Simple New Moisture Meter Will Help Prevent Grain Losses

The Agricultural Research Service (ARS) of the US Department of Agriculture (USDA) has invented a device to help farmers in the developing world determine the moisture content of their grain in storage, thereby preventing losses from insects, spoilage and mould. Called the Post-Harvest Loss (PHL) moisture meter, it costs only about $75 to make, using “off-the-shelf” components.

In the developing world, large bags rather than bins or silos are used to store grains such as corn. Farmers in Ethiopia, Guatemala, Bangladesh and Ghana are evaluating the meter as part of a US Agency for International Development project.

Simple New Moisture Meter Will Help Prevent Grain Losses
Many farmers in developing regions of the world have no low-cost way to reliably assess their stored grain for moisture levels. Too much moisture can lead to spoilage, insect infestation, and growth of molds like Aspergillus, which will often render grains unfit for consumption.

A team of Agricultural Research Service (ARS) and Kansas State University (KSU) researchers has been addressing the problem over the past year – and helping subsistence farmers prevent postharvest grain losses of up to 30 percent in the process.

In underdeveloped countries like Ghana, grains like corn are stored in large bags rather than in bins or silos like in the United States. ARS agricultural engineer Paul Armstrong and his KSU colleagues developed a hand-held device they hope will provide the farmers with a fast, low-cost way of checking their grain bags.

“The meter works by measuring the relative humidity and temperature within the grain to estimate moisture content,” says Armstrong, who is with the ARS Center for Grain and Animal Health Research in Manhattan, Kansas. “It is a fairly old concept, but it can be made more practical with modern, inexpensive sensors,” he says.

The device is known as the post-harvest loss (PHL) moisture meter, and it costs about $75 to make. It is designed so that it could be built by farmers, or someone assisting them, using off-the-shelf parts and without sophisticated manufacturing equipment or facilities. It features a probe that’s inserted directly into a bag of grain to check for moisture levels. Readings appear on a small display window on the device after about 6 minutes.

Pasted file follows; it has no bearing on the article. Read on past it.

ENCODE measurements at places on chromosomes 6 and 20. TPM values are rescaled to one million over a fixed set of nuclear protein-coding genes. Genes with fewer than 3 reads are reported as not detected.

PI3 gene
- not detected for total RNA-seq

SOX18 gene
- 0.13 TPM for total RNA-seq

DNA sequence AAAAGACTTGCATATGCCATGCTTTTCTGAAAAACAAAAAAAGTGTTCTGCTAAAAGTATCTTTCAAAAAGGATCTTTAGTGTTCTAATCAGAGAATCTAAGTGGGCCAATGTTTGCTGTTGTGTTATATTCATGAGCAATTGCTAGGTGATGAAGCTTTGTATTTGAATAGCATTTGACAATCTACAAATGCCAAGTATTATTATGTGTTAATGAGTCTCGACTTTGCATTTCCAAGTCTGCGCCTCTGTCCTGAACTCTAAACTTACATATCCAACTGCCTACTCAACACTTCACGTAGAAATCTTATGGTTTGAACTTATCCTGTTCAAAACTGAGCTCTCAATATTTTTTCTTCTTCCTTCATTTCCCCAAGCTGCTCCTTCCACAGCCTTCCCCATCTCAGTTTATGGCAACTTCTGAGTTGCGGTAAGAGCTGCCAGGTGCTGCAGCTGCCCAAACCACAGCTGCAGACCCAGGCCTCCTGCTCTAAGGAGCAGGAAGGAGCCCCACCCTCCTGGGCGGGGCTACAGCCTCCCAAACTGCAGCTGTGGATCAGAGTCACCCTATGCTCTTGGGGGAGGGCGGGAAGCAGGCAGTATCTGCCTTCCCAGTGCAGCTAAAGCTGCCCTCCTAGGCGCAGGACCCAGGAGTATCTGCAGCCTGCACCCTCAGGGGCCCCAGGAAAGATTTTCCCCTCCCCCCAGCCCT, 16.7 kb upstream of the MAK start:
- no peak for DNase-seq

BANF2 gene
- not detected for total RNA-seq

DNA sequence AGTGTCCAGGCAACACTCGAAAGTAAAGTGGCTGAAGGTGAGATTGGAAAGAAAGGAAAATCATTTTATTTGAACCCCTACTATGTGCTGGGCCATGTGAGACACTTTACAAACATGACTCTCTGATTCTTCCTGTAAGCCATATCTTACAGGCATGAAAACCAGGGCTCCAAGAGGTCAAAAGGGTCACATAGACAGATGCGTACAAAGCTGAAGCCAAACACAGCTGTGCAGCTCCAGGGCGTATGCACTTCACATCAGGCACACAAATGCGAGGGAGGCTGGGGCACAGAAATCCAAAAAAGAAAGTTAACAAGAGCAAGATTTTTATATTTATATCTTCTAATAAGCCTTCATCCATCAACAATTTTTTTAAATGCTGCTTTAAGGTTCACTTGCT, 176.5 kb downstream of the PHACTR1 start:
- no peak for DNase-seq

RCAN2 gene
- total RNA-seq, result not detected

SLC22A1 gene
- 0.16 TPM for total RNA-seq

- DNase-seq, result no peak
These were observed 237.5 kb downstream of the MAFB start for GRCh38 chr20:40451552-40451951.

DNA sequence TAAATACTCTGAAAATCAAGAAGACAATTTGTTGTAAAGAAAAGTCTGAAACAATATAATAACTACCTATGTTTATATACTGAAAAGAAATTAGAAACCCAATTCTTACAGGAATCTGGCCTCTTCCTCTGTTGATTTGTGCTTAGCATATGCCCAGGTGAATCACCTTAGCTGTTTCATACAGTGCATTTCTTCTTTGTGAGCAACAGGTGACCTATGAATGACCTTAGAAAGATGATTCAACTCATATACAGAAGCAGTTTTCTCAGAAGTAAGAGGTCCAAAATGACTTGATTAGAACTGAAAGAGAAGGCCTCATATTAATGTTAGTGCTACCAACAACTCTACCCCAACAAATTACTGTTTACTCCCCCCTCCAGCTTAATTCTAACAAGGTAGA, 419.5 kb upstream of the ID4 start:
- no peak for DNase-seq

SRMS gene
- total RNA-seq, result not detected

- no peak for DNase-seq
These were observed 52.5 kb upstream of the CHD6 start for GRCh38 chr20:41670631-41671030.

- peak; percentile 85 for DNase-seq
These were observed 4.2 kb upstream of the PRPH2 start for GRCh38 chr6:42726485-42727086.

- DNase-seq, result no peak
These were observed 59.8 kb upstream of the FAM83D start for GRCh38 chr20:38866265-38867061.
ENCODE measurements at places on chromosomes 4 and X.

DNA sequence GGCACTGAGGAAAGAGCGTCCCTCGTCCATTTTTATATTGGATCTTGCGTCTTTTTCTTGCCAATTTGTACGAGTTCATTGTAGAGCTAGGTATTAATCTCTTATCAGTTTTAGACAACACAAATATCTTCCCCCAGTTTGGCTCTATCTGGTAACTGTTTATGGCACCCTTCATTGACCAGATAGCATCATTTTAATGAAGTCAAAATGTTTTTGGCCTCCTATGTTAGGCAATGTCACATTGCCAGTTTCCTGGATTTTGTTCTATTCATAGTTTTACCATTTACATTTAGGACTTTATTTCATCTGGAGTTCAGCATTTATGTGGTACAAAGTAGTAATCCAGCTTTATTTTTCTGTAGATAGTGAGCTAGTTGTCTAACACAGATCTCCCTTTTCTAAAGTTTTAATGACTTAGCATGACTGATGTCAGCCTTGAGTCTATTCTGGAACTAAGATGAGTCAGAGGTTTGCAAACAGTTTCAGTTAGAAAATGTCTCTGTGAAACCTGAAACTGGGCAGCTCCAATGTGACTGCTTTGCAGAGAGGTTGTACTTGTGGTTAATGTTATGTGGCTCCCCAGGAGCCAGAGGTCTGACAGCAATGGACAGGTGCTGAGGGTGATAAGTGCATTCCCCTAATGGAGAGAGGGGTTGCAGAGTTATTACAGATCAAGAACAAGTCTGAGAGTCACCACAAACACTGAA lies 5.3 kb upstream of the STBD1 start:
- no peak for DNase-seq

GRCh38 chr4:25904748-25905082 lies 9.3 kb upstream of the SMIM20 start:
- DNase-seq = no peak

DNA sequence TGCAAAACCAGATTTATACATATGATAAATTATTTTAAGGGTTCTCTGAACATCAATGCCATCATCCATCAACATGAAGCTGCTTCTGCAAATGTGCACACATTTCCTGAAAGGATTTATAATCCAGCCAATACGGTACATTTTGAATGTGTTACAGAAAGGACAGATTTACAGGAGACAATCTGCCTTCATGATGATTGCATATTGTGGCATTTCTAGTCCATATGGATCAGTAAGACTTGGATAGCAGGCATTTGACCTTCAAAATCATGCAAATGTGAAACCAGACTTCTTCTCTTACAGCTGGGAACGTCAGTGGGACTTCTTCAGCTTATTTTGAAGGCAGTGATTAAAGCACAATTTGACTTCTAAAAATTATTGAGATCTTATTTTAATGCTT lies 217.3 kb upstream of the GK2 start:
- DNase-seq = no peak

“Determining whether the grain moisture is low enough before storage is critical to avoiding molds and reducing insect damage,” says James Campbell, who leads research at the Manhattan center’s Stored Product Insect and Engineering Research Unit, where Armstrong developed and initially tested the device.

Armstrong got involved when KSU colleagues requested his help with a U.S Agency for International Development (USAID) project called “Feed the Future Innovation Lab for the Reduction of Post-Harvest Loss.” Its objectives include finding ways to reduce hunger, poverty, and malnutrition in impoverished countries. ARS also is a partner with USAID on its Feed the Future efforts to address world food security issues.

As part of the project, the PHL moisture meter is being evaluated by grain farmers in Ethiopia, Guatemala, and Bangladesh, as well as at four sites in maize-producing regions of Ghana. In the Ghana trials, the moisture meter performed well compared to two other devices commonly used in Western grain production systems that can cost a few hundred to a couple thousand dollars. A description of the device and trial results will be submitted for publication as a technical note in Applied Engineering in Agriculture.

With feedback from farmers, Armstrong and his colleagues are making refinements, including extending battery life, shortening measurement times, adding smart phone connectivity, and reducing cost. Part of this effort is being funded through an ARS Innovation Fund grant.

By Jan Suszkiw, ARS Office of Communications. Source:


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